Martha Geneva Boyd, who spoke her mind as she gave her all in service to family, church, and neighbors, died Friday in her West Toledo home. She was 106.
She’d become unable to swallow and was under hospice care, but she hadn’t been in ill health, her daughter Carol Yates said. When going out, she still donned the stylish attire for which she was known.
“The Sunday before she passed, she went to church. She always sat right behind pastor,” her daughter said. “She had on this real pretty white and brown and black skirt and a black blouse, a beige with black buttons jacket. She had on her makeup, her earrings and her hat and her purse.”
Nephew Ervin Arney said: “She loved to dress.” And when she saw others in less-than-flattering outfits, she spoke up.
“She was joyful and she was kind, but she was real feisty,” her nephew said. “She spoke her piece.”
Until earlier this year, Mrs. Boyd took part in outreach activities of Friendship Baptist Church, where she’d been a member since 1938. She sat with people when they were ill and cleaned their houses — church members and neighbors alike — and she helped cook and bake for funeral dinners.
“That was God’s gift he gave her,” her daughter said. “For Thanksgiving, she invited not only the family, but half the church. She got a kick out of doing things for people.”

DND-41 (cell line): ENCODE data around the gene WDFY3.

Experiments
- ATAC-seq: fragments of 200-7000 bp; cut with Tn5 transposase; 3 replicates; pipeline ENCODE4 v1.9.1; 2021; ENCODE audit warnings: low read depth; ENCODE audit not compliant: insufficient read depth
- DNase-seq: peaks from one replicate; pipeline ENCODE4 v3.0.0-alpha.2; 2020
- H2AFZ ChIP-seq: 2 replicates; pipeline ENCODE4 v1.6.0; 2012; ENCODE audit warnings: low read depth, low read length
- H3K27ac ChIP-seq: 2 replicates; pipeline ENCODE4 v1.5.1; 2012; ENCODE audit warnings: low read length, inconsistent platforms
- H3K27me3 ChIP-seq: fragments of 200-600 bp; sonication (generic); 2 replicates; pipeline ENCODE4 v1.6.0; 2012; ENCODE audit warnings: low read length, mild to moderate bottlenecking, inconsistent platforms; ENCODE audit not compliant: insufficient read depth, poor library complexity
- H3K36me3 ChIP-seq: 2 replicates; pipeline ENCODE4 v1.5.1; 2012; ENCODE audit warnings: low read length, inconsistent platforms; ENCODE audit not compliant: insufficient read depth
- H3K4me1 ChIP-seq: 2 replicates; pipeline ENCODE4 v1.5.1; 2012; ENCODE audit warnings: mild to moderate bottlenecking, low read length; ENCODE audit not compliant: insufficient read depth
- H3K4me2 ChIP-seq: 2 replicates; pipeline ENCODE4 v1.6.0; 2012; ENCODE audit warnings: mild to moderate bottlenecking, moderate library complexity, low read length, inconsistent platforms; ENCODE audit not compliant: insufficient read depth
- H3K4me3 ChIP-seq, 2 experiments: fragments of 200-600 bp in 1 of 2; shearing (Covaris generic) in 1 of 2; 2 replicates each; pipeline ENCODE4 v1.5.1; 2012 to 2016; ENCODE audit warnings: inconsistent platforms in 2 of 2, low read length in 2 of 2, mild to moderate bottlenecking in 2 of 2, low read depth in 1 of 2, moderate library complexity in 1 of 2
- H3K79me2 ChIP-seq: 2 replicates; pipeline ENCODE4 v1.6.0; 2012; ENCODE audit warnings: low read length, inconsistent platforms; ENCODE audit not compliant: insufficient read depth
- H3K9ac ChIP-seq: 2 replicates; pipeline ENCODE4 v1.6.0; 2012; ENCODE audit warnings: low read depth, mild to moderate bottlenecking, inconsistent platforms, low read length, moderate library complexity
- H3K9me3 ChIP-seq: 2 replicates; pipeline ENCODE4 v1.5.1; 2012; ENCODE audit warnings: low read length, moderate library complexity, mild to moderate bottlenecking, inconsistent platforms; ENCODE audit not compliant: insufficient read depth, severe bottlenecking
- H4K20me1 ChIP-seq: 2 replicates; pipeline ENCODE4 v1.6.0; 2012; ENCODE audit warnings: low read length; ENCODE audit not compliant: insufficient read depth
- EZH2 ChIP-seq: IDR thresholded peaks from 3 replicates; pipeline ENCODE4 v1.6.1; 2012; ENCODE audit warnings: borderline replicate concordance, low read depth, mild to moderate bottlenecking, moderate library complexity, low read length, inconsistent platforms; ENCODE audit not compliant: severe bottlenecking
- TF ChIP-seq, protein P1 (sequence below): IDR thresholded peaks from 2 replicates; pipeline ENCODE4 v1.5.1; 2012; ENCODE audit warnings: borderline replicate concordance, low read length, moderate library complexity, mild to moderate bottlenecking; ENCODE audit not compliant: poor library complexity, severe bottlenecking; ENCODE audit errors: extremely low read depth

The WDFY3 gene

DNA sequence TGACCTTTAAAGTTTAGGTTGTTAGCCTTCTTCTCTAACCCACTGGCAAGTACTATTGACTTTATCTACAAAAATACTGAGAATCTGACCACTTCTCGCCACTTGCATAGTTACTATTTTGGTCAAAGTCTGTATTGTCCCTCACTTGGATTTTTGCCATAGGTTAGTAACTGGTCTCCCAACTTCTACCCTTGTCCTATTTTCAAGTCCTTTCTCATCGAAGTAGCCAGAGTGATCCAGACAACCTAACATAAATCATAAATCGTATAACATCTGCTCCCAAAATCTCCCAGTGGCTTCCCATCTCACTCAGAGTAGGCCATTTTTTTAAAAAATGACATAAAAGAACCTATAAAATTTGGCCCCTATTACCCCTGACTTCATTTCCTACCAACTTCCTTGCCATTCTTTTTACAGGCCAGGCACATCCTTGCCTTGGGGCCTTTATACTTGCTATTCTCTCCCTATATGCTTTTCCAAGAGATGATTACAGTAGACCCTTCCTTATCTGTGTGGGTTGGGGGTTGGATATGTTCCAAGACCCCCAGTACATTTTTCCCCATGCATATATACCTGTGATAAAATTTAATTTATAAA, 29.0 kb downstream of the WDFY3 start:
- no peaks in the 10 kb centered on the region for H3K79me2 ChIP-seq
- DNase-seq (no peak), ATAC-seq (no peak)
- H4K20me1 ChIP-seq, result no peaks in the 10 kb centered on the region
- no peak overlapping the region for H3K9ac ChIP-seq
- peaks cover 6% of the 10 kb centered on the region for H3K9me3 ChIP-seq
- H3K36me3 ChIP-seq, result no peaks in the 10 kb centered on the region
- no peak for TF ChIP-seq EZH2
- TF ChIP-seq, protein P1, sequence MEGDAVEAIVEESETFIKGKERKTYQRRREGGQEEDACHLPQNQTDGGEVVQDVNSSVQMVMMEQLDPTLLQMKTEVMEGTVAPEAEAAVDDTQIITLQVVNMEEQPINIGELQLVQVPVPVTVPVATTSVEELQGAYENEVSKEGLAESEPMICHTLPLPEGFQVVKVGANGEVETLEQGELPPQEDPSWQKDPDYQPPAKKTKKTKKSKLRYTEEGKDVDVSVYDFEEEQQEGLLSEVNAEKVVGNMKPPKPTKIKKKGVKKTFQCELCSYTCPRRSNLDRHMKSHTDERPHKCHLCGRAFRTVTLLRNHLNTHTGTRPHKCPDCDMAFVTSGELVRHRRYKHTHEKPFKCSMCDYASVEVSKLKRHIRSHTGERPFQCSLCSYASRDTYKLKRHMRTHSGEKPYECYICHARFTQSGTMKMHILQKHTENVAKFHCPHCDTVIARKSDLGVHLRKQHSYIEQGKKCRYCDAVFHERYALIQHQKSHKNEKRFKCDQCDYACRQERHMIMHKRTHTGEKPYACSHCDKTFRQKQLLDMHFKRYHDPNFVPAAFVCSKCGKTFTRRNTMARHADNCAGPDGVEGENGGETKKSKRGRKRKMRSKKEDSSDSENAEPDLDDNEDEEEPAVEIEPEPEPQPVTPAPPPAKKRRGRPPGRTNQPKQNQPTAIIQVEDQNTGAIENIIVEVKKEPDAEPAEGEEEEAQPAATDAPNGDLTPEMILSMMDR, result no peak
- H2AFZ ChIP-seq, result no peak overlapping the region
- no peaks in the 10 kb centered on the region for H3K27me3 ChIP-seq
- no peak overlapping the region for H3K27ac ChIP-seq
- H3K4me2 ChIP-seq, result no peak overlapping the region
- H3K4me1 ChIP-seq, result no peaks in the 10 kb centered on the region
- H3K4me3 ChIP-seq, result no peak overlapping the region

She was born April 13, 1911, to Roxie and Samuel Daniel, the 10th of what would be 12 children, and grew up on a farm near Waco, Ga.
Mrs. Boyd later moved to Toledo, where one of her sisters had settled. She did domestic work and was a cook at the former Mary Manse College. She became a home health aide for what is now the Toledo-Lucas County Health Department, and she retired in the mid-1970s from what is now Family Service of Northwest Ohio.
Baking was her best hobby, she told The Blade before her 100th birthday. She was hailed for her sweet potato pie and cobbler, and especially her pound cake.
Most of her siblings lived past 90 years old, but Mrs. Boyd had no secret to her own longevity.
“I just did the normal things, being active in my community, spending time with my family,” Mrs. Boyd said in 2011. “I was a homemaker. I helped the needy and visited the sick. I still do.”
She grew up without electricity and easily adapted to advances in technology. Several days before she died, she communicated with her grandson Dwane via FaceTime.
“She never really talked about the changes. She just enjoyed them,” her daughter said.
She was formerly married to the late Ralph Boyd.
Surviving are daughters Marilyn Gandy and Carol Yates; three grandchildren, and four great-grandchildren.
Visitation will be from 4-6 p.m. Thursday in the House of Day Funeral Service Chapel. Funeral services will be at 11 a.m. Friday at Friendship Baptist Church, with a family hour at 10 a.m.
The family suggests tributes to the Alzheimer’s Association.
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